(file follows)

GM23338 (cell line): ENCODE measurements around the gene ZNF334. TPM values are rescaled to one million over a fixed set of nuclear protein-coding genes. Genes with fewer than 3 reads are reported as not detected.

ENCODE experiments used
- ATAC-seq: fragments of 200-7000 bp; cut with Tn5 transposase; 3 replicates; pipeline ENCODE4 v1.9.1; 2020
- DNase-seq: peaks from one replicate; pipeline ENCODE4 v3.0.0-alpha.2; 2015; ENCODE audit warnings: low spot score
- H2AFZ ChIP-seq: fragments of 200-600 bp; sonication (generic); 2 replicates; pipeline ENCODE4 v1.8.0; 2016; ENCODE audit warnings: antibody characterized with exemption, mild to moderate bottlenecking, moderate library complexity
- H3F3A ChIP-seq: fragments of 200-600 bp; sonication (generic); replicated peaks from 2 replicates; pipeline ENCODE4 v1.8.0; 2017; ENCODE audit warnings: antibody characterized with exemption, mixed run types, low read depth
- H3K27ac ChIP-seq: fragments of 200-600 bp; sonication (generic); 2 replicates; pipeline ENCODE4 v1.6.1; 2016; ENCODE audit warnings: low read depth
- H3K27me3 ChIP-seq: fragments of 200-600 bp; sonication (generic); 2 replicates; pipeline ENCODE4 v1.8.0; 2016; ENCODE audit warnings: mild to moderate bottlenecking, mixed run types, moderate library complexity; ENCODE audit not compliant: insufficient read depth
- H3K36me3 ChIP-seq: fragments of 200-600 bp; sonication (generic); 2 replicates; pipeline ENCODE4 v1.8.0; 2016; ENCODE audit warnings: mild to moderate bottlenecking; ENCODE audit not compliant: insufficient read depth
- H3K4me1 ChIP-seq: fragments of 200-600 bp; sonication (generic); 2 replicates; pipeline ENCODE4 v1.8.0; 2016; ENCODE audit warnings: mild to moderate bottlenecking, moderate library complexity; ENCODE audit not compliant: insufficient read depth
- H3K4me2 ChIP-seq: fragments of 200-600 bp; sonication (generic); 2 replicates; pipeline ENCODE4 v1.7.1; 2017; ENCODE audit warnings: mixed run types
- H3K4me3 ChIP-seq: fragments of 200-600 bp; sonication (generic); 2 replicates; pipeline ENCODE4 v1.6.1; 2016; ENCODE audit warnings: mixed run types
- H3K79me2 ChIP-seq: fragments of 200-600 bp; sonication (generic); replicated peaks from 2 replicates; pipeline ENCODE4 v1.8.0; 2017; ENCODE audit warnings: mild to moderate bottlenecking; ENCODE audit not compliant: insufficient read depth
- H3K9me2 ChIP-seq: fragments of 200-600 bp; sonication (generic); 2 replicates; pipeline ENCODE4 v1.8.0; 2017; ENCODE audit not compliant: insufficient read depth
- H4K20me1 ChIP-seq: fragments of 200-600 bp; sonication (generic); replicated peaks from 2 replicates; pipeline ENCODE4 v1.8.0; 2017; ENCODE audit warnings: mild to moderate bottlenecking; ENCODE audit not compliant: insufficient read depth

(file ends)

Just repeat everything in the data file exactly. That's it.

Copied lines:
GM23338 (cell line): ENCODE measurements around the gene ZNF334. TPM values are rescaled to one million over a fixed set of nuclear protein-coding genes. Genes with fewer than 3 reads are reported as not detected.

ENCODE experiments used
- ATAC-seq: fragments of 200-7000 bp; cut with Tn5 transposase; 3 replicates; pipeline ENCODE4 v1.9.1; 2020
- DNase-seq: peaks from one replicate; pipeline ENCODE4 v3.0.0-alpha.2; 2015; ENCODE audit warnings: low spot score
- H2AFZ ChIP-seq: fragments of 200-600 bp; sonication (generic); 2 replicates; pipeline ENCODE4 v1.8.0; 2016; ENCODE audit warnings: antibody characterized with exemption, mild to moderate bottlenecking, moderate library complexity
- H3F3A ChIP-seq: fragments of 200-600 bp; sonication (generic); replicated peaks from 2 replicates; pipeline ENCODE4 v1.8.0; 2017; ENCODE audit warnings: antibody characterized with exemption, mixed run types, low read depth
- H3K27ac ChIP-seq: fragments of 200-600 bp; sonication (generic); 2 replicates; pipeline ENCODE4 v1.6.1; 2016; ENCODE audit warnings: low read depth
- H3K27me3 ChIP-seq: fragments of 200-600 bp; sonication (generic); 2 replicates; pipeline ENCODE4 v1.8.0; 2016; ENCODE audit warnings: mild to moderate bottlenecking, mixed run types, moderate library complexity; ENCODE audit not compliant: insufficient read depth
- H3K36me3 ChIP-seq: fragments of 200-600 bp; sonication (generic); 2 replicates; pipeline ENCODE4 v1.8.0; 2016; ENCODE audit warnings: mild to moderate bottlenecking; ENCODE audit not compliant: insufficient read depth
- H3K4me1 ChIP-seq: fragments of 200-600 bp; sonication (generic); 2 replicates; pipeline ENCODE4 v1.8.0; 2016; ENCODE audit warnings: mild to moderate bottlenecking, moderate library complexity; ENCODE audit not compliant: insufficient read depth
- H3K4me2 ChIP-seq: fragments of 200-600 bp; sonication (generic); 2 replicates; pipeline ENCODE4 v1.7.1; 2017; ENCODE audit warnings: mixed run types
- H3K4me3 ChIP-seq: fragments of 200-600 bp; sonication (generic); 2 replicates; pipeline ENCODE4 v1.6.1; 2016; ENCODE audit warnings: mixed run types
- H3K79me2 ChIP-seq: fragments of 200-600 bp; sonication (generic); replicated peaks from 2 replicates; pipeline ENCODE4 v1.8.0; 2017; ENCODE audit warnings: mild to moderate bottlenecking; ENCODE audit not compliant: insufficient read depth
- H3K9me2 ChIP-seq: fragments of 200-600 bp; sonication (generic); 2 replicates; pipeline ENCODE4 v1.8.0; 2017; ENCODE audit not compliant: insufficient read depth
- H4K20me1 ChIP-seq: fragments of 200-600 bp; sonication (generic); replicated peaks from 2 replicates; pipeline ENCODE4 v1.8.0; 2017; ENCODE audit warnings: mild to moderate bottlenecking; ENCODE audit not compliant: insufficient read depth